Hotspots in Maharashtra

Mumbai’s ticking bomb

Print edition : May 08, 2020

Outside their homes during the lockdown at Dharavi on April 3. Photo: Rajanish Kakade/AP

“If we don’t die from the disease, we will die of starvation,” says Lakshmi Umape, 45, who lives in the sprawling Geeta Nagar slum near the World Trade Centre in Mumbai. “They (police) have been patrolling our lanes ever since the lockdown started. They allow us to go to shops only within the slum. Those shops charge us three times the price for rice or dal. We heard the Prime Minister saying all food will be available at fixed price. But the shopkeepers charge us whatever they want. It is robbery.”

Lakshmi Umape works part time as a cook. Recently widowed, she supports three children, a daughter-in-law and two grandchildren. When the lockdown was announced, her employers gave her a month’s wages and asked her to stay home until the situation normalises. She is not sure whether she still has a job. But the immediate worry is food and mobility. “The police are constantly beating or chasing people. It is very tense here,” she says.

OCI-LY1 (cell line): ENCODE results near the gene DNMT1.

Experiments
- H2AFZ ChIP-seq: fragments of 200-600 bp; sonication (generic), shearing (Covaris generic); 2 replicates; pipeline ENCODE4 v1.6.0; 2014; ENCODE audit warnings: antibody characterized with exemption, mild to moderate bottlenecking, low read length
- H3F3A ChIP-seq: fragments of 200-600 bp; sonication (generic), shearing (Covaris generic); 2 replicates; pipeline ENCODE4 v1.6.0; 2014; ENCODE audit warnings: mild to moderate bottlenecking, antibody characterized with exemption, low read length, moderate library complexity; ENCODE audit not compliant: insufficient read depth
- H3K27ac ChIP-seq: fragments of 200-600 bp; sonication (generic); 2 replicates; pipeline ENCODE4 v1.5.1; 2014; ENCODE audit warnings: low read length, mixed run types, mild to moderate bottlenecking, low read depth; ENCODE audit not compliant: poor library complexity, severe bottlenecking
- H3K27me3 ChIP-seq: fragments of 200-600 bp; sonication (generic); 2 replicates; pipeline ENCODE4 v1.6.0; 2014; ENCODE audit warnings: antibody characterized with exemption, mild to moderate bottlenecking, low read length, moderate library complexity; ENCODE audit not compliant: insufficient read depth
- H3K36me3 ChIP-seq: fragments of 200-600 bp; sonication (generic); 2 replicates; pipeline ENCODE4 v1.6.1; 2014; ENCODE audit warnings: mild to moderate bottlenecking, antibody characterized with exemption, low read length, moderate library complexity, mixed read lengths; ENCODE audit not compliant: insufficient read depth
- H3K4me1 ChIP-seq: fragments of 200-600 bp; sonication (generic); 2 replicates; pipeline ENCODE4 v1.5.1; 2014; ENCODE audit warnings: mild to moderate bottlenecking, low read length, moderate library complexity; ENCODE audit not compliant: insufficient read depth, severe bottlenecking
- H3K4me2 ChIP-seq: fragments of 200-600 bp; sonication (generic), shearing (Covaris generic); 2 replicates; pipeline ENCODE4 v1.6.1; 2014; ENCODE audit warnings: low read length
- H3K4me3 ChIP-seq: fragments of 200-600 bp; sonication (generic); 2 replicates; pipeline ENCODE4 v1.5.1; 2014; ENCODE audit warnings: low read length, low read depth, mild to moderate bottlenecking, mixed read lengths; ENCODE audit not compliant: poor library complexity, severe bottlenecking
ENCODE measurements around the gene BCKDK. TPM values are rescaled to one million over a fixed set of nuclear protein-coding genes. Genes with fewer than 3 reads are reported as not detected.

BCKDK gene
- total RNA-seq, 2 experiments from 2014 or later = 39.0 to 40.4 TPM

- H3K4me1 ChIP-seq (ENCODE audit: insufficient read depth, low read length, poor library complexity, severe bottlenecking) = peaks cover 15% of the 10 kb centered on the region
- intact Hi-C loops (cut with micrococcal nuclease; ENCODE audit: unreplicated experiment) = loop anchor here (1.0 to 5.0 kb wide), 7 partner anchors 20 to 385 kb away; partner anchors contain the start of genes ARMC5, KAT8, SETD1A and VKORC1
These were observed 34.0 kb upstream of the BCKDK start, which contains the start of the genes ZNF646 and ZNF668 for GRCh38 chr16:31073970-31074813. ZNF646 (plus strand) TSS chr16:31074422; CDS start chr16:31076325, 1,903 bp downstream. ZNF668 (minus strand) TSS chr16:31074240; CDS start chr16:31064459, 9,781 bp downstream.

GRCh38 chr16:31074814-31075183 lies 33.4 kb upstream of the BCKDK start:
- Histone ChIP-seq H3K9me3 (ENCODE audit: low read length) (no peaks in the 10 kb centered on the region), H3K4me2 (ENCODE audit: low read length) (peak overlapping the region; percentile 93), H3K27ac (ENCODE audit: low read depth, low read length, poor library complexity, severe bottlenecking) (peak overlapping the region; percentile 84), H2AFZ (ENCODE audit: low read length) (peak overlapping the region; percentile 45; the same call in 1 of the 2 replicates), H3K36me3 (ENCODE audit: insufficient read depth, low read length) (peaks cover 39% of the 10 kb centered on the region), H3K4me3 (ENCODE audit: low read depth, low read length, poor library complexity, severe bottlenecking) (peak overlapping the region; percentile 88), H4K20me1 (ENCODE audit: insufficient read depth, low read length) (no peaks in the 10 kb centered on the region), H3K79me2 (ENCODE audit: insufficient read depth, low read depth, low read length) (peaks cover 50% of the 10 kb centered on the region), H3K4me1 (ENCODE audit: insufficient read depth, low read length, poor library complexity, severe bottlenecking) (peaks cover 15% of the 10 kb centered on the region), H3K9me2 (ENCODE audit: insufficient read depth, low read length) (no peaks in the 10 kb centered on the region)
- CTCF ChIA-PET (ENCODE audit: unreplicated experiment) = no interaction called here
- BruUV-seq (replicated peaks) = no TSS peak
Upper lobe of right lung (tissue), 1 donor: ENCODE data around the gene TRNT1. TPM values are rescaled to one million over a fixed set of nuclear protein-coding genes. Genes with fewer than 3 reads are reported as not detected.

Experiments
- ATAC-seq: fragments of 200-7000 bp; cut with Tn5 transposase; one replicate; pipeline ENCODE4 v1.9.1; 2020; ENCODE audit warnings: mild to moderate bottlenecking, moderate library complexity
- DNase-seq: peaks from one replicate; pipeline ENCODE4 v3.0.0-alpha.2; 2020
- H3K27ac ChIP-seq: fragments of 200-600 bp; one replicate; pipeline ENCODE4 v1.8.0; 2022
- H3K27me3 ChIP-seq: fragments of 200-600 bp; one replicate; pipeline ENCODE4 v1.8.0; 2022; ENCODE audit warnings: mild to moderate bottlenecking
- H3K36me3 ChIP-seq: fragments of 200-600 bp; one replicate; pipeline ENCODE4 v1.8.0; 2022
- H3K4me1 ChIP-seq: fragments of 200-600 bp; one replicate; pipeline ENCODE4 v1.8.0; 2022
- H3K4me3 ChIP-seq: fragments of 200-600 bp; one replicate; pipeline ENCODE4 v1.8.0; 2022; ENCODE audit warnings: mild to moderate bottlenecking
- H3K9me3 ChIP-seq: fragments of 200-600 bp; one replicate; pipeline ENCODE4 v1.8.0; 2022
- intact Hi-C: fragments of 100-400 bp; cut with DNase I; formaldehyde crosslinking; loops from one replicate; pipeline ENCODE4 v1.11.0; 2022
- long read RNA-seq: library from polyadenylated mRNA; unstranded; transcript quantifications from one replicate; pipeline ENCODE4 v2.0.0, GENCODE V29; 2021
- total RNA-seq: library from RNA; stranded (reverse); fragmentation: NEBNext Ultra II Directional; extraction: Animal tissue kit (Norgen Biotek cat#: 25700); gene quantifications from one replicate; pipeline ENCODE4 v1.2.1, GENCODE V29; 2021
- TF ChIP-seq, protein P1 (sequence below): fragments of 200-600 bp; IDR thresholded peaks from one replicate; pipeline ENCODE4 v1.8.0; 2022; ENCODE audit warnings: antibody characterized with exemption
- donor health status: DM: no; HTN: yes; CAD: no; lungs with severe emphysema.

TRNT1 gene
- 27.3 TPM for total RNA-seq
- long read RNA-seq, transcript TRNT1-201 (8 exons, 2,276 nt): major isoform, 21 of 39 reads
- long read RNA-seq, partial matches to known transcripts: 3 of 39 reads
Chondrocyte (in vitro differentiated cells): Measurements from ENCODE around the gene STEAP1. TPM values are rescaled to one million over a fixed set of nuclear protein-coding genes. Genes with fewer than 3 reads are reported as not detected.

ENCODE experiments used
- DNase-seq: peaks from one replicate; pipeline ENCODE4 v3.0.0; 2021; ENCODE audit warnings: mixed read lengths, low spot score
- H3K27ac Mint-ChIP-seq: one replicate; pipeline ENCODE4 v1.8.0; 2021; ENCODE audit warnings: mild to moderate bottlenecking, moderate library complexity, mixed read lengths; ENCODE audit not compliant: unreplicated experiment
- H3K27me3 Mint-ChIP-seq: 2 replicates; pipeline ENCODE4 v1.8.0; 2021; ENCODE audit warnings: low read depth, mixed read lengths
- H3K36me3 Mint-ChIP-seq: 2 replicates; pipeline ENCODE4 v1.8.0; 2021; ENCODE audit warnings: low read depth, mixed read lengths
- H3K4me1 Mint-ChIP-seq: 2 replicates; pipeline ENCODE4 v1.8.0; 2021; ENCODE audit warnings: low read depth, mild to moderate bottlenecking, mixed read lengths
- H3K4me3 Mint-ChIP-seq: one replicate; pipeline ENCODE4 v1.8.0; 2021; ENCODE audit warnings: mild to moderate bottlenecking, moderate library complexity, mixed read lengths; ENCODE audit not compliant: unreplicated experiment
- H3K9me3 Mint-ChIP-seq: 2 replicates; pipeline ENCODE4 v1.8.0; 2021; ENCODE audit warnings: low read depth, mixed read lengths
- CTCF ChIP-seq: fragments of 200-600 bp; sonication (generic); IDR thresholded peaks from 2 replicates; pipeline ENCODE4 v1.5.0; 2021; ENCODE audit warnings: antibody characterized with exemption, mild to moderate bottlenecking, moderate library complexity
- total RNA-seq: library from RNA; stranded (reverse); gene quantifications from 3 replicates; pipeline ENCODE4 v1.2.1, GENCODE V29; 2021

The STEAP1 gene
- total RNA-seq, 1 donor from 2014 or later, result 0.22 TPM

Geeta Nagar is a slum of nearly one lakh people. Large families are packed into tiny one- or two-room structures that stand cheek by jowl along narrow lanes. Public toilet facilities are present only on the main roads that border the slum. Its diverse population is engaged in daily-wage labour, fishing, as domestic helps and so on.

Naturally, the cramped spaces, the lack of constructive activity and the unavailability of food is causing resentment and a restiveness. The extension of the lockdown made it worse. Residents of several slum areas that Frontline spoke to say the mood is down. “If high prices are bad enough, we have to buy gas, oil and milk in the black market,” says Mahesh Pujari, a waiter at a restaurant. “We are given two hours in the morning to use the public toilet and when we get there, the lines are very long. If there is a time frame to the lockdown we can manage it somehow,” says Pujari. “We do not even know whether we still have work” he says. He makes about Rs.10,000 a month and sends a small amount to his mother living in a village in Karnataka.